Will John Tory’s ‘prudent’ leadership be tough enough to tackle Toronto’s big issues if he’s re-elected?
Toronto’s City Council today passed Toronto’s first-ever bylaw to ban the use of a municipal vehicle as a pickup or car-sharing service, the first major city law to regulate or ban the use of vehicles to deliver rides (or even share rides) with other people.
But the news of the bylaw coming forward is just another example of how politicians have overcorrected to a point where many citizens of Toronto can only now hope that, in their favour, they will have been more prudent.
At the same time, it feels as if the city is moving in the direction of having a larger, more complicated bylaw to solve the problem of bad drivers and street-carmageddon than was needed.
The bylaw is about a matter of personal choice and safety for the people and city of Toronto.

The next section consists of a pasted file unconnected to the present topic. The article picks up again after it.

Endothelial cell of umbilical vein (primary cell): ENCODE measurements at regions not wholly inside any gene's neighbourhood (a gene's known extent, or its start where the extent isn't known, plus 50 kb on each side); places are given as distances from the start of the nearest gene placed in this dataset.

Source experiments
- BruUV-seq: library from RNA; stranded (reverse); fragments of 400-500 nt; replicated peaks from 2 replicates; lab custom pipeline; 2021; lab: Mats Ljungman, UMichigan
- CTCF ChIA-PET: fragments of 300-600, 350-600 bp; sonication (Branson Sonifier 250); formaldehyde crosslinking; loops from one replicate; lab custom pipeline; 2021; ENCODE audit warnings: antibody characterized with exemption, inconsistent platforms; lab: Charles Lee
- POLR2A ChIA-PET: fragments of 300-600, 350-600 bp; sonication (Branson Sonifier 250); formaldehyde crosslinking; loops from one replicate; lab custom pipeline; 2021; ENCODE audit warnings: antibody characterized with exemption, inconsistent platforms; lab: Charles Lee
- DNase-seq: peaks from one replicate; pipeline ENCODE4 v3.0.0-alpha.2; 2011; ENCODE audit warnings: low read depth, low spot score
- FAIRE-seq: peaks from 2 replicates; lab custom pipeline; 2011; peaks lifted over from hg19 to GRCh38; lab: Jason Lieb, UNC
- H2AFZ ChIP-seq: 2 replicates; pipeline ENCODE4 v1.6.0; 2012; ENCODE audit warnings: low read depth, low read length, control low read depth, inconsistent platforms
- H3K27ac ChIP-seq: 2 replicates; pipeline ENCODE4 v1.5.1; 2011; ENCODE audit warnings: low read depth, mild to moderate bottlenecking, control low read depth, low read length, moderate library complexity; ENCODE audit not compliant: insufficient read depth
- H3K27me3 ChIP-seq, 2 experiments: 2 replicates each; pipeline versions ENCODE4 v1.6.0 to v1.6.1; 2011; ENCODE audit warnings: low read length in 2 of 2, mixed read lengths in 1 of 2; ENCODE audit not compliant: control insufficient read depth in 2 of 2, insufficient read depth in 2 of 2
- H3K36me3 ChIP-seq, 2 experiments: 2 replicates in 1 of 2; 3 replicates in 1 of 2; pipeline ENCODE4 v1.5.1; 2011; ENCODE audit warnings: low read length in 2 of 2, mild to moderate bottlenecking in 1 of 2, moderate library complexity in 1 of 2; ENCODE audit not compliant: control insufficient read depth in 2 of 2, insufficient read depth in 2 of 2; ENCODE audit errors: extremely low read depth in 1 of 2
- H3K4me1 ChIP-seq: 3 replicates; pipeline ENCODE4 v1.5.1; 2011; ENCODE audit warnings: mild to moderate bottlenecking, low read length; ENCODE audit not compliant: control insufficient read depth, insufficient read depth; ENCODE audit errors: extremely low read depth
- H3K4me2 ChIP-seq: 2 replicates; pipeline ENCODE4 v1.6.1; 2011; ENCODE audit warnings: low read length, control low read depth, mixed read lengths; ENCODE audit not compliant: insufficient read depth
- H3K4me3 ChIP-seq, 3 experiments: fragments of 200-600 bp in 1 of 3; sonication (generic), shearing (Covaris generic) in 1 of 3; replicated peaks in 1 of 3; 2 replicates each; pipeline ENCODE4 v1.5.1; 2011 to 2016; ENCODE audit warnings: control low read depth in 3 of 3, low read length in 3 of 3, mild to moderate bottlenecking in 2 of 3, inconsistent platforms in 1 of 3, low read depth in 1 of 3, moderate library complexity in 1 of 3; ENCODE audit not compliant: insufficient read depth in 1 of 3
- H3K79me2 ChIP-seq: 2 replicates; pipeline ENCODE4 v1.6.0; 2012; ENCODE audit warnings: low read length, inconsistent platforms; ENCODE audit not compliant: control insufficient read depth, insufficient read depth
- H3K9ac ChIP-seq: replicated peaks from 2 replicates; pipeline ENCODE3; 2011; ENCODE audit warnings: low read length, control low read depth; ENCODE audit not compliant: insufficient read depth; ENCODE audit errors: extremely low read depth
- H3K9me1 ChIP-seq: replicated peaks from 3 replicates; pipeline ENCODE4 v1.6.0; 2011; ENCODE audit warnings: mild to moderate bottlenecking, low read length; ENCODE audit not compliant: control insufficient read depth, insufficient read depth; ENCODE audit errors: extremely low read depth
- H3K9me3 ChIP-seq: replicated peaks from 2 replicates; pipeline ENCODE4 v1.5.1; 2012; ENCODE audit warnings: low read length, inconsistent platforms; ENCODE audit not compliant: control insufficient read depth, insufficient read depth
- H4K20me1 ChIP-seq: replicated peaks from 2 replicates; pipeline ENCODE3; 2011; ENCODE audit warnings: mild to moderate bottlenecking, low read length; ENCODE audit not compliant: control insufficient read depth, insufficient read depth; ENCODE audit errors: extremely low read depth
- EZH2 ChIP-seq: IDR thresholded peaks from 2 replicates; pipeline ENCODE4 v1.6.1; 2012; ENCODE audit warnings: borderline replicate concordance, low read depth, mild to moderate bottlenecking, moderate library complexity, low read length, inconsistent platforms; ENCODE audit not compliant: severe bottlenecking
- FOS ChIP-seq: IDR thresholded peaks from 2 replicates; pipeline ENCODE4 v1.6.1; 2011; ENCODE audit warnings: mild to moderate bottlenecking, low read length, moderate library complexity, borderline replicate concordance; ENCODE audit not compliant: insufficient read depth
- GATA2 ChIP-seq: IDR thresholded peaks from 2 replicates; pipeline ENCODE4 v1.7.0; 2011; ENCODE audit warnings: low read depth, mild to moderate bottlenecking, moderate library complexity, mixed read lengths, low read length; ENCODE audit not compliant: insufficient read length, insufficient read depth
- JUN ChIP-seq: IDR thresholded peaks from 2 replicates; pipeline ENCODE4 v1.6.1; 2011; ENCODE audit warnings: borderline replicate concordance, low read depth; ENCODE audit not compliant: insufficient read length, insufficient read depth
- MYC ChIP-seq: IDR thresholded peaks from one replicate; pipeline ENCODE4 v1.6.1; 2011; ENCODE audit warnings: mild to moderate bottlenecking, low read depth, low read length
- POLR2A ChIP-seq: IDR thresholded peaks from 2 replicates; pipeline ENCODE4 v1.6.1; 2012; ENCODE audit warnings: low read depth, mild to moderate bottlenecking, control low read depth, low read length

Under such a bylaw, if you do decide to use a car-sharing service or car-pooling platform, you have to be able to make reasonable judgments about what the other people in your vehicle are doing while you’re driving. You must also ensure that drivers are using the car-sharing/car-pooling service in ways which are safe, legal and appropriate.
The city has had a bylaw for the last 20 years requiring that people who use Uber or Lyft pay their fares in cash. But Uber and Lyft have changed what their app means by the words “fare” and “cash” over the years. One of the consequences of this change is that there are no legal consequences to a driver for refusing to pay a fare, whether it’s with a taxi, a shuttle bus, an Uber, or any other driver.
There is also no law or rule which says that riders must pay their fares in cash.
The bylaw that will be put into effect this summer, if passed by City Council, will only prevent you from using Uber or other ride-sharing platforms to use a city-owned vehicle as a car-pooling service